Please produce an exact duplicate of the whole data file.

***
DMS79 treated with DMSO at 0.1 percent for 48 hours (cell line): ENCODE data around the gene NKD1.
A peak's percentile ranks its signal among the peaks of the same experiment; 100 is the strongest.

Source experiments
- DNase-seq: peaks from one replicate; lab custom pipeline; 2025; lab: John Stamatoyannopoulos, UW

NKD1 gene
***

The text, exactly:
DMS79 treated with DMSO at 0.1 percent for 48 hours (cell line): ENCODE data around the gene NKD1.
A peak's percentile ranks its signal among the peaks of the same experiment; 100 is the strongest.

Source experiments
- DNase-seq: peaks from one replicate; lab custom pipeline; 2025; lab: John Stamatoyannopoulos, UW

NKD1 gene